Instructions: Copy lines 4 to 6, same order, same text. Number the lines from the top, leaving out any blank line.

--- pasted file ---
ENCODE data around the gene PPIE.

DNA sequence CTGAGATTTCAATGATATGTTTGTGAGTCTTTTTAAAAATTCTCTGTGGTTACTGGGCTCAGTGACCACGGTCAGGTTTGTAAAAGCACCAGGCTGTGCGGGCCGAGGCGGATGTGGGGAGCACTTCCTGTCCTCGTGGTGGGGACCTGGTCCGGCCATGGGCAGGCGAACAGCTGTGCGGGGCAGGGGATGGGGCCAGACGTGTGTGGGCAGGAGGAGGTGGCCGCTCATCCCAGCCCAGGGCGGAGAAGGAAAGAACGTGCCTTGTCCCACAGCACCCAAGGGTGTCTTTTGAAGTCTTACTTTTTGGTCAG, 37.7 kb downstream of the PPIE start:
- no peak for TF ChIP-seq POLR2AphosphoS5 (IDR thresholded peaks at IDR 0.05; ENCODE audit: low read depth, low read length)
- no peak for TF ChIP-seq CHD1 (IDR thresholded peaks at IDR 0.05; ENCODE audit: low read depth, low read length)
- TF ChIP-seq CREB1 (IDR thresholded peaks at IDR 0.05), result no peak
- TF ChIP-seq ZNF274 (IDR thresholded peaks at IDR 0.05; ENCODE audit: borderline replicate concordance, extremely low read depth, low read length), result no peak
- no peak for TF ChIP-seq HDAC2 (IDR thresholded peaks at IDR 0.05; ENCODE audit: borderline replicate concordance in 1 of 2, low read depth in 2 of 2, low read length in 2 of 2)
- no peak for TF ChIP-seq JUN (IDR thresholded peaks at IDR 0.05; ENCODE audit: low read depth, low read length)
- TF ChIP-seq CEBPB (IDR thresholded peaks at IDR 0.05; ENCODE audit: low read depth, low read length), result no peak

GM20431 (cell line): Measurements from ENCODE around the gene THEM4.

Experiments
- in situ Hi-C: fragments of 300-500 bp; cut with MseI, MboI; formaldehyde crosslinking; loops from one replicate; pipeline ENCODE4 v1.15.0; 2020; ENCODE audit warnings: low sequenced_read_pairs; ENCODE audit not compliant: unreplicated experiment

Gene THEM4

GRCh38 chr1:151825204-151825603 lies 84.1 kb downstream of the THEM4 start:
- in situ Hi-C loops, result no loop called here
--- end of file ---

- no peak for TF ChIP-seq CHD1 (IDR thresholded peaks at IDR 0.05; ENCODE audit: low read depth, low read length)
- TF ChIP-seq CREB1 (IDR thresholded peaks at IDR 0.05), result no peak
- TF ChIP-seq ZNF274 (IDR thresholded peaks at IDR 0.05; ENCODE audit: borderline replicate concordance, extremely low read depth, low read length), result no peak